I first came across Daghestan, a mountainous semi-autonomous republic of Russia at the eastern end of the Caucasus, in a Soviet-era encyclopaedia of national minorities. The Daghestanis, the entry said, had over fifty different languages, which in one valley were specific to the sexes, so that men and women could not communicate. Their chief industry was ‘the knitting of patterned socks’. I promised myself I’d go there one day, but never have. This lively and informative book tells me what I’ve been missing.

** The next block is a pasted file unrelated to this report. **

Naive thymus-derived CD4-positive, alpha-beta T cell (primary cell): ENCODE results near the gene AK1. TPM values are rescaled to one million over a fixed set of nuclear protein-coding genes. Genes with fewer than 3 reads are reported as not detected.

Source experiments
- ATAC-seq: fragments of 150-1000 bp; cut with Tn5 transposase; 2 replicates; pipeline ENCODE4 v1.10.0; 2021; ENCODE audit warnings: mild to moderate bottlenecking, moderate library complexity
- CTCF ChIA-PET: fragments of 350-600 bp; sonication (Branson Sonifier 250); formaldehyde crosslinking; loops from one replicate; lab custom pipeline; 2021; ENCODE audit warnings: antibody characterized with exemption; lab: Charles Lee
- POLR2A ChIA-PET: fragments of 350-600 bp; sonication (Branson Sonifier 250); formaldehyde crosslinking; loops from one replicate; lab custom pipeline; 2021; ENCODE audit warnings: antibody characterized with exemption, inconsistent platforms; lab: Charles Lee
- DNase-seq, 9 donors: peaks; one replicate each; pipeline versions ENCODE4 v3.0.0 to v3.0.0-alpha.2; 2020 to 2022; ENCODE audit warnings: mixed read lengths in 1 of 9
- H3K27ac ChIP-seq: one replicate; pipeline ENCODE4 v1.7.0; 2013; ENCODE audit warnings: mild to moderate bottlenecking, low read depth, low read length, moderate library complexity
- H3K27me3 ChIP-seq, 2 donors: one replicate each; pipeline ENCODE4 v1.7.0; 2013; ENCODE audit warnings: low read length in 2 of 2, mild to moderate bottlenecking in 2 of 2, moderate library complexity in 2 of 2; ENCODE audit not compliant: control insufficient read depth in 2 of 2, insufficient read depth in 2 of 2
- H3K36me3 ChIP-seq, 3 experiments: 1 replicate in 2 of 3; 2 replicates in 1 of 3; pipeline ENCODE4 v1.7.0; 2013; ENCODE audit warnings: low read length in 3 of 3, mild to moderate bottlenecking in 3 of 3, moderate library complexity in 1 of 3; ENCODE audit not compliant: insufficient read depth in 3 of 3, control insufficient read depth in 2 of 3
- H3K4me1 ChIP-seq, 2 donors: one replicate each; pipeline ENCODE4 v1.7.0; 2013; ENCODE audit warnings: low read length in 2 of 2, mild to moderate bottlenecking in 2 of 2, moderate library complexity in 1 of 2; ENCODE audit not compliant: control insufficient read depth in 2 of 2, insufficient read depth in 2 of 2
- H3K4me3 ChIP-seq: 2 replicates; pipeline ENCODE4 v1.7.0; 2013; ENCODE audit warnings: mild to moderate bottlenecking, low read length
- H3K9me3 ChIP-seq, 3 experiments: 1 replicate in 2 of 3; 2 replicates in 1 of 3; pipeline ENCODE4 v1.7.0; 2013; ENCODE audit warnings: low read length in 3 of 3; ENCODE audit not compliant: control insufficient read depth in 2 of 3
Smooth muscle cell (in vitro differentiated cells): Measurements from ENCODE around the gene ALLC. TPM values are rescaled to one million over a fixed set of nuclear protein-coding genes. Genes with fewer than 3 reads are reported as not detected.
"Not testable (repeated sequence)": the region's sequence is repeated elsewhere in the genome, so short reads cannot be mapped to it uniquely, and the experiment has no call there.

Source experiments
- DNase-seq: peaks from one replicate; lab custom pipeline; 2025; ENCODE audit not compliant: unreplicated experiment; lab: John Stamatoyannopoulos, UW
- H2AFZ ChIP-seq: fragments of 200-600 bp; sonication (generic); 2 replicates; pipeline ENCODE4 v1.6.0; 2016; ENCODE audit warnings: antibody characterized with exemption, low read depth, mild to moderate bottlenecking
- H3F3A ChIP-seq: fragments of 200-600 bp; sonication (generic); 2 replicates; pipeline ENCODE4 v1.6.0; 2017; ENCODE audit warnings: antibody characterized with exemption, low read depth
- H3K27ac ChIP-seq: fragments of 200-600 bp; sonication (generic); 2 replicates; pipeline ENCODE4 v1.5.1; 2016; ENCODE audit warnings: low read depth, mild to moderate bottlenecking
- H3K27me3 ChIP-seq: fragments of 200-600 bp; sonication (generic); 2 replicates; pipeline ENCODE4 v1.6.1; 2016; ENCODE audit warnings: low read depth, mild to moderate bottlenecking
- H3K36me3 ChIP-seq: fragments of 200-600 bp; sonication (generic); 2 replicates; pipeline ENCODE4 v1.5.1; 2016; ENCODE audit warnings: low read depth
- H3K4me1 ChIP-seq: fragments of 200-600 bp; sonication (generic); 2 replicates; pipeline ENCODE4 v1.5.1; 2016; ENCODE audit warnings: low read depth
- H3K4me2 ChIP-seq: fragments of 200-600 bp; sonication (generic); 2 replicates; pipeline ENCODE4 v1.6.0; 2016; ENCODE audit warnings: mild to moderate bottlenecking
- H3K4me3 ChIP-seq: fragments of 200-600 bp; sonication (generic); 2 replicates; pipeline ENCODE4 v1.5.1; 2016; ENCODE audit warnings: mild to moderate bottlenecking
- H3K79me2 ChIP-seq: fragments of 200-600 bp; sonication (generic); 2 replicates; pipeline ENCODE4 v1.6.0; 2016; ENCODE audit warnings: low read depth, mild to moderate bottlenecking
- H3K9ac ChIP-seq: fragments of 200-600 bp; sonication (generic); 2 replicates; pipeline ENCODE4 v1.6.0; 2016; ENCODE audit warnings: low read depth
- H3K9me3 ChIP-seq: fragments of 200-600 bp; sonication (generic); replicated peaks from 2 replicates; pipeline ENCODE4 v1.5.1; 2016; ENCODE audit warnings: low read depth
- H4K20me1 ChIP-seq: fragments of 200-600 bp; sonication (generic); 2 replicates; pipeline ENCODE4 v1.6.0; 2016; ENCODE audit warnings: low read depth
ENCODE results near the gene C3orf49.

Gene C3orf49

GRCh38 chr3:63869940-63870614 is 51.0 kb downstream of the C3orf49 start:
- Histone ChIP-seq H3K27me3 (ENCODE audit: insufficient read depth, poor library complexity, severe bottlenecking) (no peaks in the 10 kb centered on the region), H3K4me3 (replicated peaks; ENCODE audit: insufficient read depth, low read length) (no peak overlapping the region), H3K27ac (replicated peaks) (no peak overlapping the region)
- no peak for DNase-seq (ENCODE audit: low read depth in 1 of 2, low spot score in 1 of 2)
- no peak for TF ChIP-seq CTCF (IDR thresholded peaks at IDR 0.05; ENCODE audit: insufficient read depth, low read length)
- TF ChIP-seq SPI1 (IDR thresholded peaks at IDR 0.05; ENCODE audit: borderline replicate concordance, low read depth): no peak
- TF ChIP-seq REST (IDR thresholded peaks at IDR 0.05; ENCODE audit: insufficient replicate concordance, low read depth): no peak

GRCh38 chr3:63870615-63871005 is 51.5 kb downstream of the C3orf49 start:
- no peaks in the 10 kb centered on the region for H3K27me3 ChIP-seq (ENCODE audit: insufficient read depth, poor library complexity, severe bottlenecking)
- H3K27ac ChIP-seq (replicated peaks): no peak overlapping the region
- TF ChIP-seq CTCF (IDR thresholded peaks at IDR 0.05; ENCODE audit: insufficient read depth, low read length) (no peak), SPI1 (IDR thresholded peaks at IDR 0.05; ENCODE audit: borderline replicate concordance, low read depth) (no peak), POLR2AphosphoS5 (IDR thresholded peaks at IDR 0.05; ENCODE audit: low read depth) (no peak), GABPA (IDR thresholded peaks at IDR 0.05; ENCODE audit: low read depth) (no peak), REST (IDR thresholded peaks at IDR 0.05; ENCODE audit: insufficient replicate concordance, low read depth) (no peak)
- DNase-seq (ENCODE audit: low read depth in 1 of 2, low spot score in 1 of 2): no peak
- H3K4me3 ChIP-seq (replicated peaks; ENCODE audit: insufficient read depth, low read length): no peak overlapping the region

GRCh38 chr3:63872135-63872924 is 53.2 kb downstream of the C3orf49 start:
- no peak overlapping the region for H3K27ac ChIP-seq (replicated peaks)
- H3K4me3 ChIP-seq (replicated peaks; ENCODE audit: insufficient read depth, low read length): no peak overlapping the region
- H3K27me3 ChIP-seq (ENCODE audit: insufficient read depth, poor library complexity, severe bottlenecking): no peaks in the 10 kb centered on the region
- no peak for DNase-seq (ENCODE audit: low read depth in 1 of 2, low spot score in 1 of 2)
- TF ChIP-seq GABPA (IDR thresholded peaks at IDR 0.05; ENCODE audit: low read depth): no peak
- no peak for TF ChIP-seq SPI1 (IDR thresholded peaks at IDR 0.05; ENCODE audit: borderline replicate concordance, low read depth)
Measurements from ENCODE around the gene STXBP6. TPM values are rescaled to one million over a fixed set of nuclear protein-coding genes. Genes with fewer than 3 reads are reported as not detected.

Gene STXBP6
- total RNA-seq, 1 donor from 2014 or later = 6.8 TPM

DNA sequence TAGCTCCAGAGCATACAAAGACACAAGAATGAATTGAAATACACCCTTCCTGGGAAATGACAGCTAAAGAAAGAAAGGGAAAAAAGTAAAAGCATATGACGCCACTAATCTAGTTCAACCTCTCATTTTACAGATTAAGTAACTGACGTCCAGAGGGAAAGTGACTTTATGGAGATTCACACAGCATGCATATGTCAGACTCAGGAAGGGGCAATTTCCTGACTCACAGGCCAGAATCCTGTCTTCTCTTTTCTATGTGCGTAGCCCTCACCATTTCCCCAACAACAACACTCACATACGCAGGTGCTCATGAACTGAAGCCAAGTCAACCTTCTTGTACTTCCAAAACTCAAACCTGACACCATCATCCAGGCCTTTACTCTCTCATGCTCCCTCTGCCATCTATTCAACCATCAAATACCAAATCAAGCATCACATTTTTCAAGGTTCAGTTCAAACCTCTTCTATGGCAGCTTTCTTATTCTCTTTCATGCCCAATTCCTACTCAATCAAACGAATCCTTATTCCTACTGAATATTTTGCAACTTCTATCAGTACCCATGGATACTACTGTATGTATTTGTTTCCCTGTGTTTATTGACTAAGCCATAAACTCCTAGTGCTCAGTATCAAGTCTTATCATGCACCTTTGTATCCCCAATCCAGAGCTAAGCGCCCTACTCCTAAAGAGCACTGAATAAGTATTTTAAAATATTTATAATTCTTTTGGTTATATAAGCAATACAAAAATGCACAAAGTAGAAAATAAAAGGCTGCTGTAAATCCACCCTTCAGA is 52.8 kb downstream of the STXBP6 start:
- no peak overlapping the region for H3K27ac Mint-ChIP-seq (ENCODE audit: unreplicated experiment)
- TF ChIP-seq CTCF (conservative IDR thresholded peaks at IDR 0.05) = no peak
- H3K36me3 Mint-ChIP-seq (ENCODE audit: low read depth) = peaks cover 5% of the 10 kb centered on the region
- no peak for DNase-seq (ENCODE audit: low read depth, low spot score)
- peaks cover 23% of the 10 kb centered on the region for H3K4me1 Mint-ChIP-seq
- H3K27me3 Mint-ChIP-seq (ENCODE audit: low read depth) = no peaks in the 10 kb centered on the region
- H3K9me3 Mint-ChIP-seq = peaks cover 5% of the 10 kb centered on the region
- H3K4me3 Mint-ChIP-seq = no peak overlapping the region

Written by two Poles, an anthropologist and a political scientist, it is not an academic study but a collection of travel pieces drawn from research trips to Daghestan and its war-torn neighbour Chechnya between 2004 and 2009. When the region hits the international news, it is usually thanks to an